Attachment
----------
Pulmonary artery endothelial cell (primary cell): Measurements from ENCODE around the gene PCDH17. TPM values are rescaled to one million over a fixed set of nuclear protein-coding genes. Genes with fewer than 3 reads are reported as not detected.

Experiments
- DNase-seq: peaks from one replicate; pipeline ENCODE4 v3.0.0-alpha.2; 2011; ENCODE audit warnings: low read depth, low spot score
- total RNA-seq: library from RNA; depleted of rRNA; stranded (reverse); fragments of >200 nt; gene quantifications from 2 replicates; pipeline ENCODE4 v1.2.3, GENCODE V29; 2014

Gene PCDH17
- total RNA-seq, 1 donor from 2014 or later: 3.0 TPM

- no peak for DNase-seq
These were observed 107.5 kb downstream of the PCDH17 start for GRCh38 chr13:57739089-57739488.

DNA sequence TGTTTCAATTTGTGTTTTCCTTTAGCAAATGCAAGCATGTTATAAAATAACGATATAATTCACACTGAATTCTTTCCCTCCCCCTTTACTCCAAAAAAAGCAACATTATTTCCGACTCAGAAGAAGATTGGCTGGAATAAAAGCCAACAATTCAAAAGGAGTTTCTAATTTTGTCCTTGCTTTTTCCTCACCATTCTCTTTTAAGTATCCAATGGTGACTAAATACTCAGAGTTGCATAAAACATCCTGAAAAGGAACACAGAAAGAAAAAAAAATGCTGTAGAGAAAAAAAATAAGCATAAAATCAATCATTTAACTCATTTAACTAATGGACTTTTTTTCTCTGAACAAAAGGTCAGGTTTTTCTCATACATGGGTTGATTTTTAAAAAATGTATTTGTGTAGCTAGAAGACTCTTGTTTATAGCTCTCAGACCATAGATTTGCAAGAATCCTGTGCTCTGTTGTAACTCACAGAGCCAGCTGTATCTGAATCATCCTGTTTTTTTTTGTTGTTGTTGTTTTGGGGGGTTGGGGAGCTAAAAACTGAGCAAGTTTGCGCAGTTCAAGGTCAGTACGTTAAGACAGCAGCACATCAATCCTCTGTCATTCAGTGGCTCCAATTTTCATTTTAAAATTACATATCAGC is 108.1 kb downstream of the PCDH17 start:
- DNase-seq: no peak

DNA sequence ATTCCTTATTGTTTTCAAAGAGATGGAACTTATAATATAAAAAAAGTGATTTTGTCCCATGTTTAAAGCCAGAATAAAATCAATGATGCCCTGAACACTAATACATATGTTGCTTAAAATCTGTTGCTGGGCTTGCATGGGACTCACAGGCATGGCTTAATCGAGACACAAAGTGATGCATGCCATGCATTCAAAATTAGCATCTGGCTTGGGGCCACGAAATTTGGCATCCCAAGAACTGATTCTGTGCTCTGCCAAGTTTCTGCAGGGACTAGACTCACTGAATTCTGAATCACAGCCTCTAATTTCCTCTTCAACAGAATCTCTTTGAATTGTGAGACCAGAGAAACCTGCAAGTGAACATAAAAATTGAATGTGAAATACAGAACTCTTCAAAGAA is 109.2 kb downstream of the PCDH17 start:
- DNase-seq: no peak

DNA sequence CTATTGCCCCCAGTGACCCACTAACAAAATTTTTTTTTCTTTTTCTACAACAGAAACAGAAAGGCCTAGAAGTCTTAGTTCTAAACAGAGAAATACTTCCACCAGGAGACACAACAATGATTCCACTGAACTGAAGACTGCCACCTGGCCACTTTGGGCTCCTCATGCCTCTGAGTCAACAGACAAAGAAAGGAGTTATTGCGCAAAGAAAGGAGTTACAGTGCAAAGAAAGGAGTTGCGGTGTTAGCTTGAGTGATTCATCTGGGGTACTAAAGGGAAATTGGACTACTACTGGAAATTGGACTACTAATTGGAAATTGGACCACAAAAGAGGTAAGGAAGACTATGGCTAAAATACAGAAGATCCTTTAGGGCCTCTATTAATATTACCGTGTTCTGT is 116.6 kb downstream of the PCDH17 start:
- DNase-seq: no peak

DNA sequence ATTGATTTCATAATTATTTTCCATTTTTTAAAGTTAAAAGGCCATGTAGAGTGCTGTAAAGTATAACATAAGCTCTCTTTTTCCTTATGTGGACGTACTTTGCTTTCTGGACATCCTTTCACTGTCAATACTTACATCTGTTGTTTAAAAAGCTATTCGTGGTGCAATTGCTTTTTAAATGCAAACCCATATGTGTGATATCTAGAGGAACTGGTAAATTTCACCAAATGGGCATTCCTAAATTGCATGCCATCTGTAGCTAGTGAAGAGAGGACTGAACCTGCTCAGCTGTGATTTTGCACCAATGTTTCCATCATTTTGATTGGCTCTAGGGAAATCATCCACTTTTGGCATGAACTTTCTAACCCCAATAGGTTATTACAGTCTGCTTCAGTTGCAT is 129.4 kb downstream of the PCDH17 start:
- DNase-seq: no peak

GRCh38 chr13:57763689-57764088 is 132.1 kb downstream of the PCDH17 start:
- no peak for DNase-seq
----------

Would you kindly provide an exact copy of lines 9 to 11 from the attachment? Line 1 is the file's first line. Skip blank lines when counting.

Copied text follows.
DNA sequence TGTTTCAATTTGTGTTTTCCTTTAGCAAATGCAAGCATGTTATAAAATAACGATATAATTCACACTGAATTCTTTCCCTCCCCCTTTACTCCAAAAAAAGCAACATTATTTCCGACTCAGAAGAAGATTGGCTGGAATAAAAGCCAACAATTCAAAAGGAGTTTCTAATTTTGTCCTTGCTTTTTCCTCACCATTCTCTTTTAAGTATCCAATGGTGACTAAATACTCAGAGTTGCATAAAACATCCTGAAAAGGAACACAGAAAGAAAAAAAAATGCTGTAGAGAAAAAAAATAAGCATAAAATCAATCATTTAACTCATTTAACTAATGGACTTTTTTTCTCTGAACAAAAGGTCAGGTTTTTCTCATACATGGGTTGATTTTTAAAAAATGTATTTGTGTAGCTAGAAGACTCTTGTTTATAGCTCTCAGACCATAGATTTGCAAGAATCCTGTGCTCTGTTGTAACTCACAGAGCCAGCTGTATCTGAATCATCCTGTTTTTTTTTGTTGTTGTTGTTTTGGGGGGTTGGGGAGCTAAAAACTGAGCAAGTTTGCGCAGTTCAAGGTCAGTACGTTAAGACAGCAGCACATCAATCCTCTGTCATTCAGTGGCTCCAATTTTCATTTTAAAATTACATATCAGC is 108.1 kb downstream of the PCDH17 start:
- DNase-seq: no peak

DNA sequence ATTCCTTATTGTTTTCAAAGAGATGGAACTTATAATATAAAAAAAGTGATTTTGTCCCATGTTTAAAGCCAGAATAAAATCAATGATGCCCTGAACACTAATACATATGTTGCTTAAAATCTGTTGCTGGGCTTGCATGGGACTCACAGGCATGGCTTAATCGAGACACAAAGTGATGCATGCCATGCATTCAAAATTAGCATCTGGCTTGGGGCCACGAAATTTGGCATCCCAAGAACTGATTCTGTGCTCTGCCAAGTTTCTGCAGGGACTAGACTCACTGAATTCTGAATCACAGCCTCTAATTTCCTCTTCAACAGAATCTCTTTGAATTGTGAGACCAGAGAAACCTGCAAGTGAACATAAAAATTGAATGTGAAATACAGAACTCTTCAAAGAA is 109.2 kb downstream of the PCDH17 start: